to find work, and figuratively we see him searching for his own identity.

     We encounter a negativity towards religion by the town called
Christminster. Christminster can be broken down into Christ and minister. At
first, Christminster is symbolic of a place that is supposed to be wonderful
like the world of the Church. It is likened to the Church by the phrases in
which Hardy uses to describe it. He writes that Jude sees Christminster as "the
city of the light," in fact it is seen as "a place he had likened to the new
Jerusalem," the city of redemption. (Ingham, 85) These biblical references lead
us to make a religious connection between the Church and Christminster.
Christminster is also seen as a place where he hopes to fulfill all his hopes
and dreams. "From the beginning, Jude sees in Christminster and its university
the image of an attainable ideal world. His desire for this ideal vision
involves a rejection of reality. For his own sporadically controlled, partially
understood world, he substitutes the image of an ideal unified, stable, and
understandable one." (Bloom, 193) However, this wonderful world exists only in
Jude's imagination. He does this in order to escape his complicated reality.
Hardy is trying to tell us that we should not fall into the same predicament as
Jude; we should not allow ourselves to run after religion as an escape to our
problems because it will only lead to hardships. We see Hardy's message as Jude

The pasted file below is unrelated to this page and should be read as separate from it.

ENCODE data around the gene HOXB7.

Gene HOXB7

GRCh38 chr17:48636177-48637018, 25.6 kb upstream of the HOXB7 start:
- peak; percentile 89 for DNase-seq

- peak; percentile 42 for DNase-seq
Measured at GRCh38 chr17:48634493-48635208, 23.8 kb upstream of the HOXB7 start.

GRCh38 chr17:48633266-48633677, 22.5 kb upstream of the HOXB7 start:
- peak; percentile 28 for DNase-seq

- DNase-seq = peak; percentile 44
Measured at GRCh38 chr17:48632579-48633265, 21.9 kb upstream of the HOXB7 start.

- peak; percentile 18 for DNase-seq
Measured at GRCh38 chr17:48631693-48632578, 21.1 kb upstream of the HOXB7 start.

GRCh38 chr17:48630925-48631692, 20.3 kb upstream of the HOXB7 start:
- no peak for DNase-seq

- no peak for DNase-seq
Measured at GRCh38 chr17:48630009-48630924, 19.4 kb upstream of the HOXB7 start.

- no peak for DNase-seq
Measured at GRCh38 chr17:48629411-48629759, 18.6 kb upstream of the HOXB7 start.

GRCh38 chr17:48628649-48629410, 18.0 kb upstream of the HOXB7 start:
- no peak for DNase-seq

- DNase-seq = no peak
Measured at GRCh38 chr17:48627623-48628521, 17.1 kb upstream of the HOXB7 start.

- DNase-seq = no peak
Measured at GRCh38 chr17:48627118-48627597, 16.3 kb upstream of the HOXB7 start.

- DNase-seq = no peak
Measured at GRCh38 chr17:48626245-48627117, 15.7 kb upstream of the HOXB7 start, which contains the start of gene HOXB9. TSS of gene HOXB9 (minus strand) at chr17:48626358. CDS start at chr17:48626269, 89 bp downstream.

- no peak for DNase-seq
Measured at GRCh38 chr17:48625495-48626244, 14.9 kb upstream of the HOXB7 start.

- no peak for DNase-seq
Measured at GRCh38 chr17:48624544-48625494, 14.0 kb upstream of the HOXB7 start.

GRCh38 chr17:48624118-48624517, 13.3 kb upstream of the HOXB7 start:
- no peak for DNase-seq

encounters many major rejections in Christminster; included in these are his not
getting into any of the colleges he desired to attend and his love Sue leaving
him for Phillotson. Here we see that the two major goals that Jude had hoped to
achieve in Christminster both remained unfulfilled. What Hardy is trying to tell
us is that at in many instances religion may seem to be the path to take.
However, after one delves deep into the meaning of religion he finds, as Jude
does in Christminster, that while it may seem great from a distance, it is
actually just filled with many letdowns. Thus, the view on religion is: it seems
to be the "light" we should follow, but, it is actually only an illusion.

     Hardy shows that Jude's desire to go to Christminster and dedicate
himself to the church stemmed from his admiration of Phillotson. By saying this,
Hardy is telling us that it was not Jude's own true wish be a part of the Church,
but rather he was just following someone there. He then realizes that with his
true feelings he can not continue to follow the Church because it would be
hypocritical. What Jude is realizing is that one must choose his own path and
should not feel compelled to follow God, if he does not come to the conclusion
himself. When Jude an Arabella go walking together, they stop at an inn to drink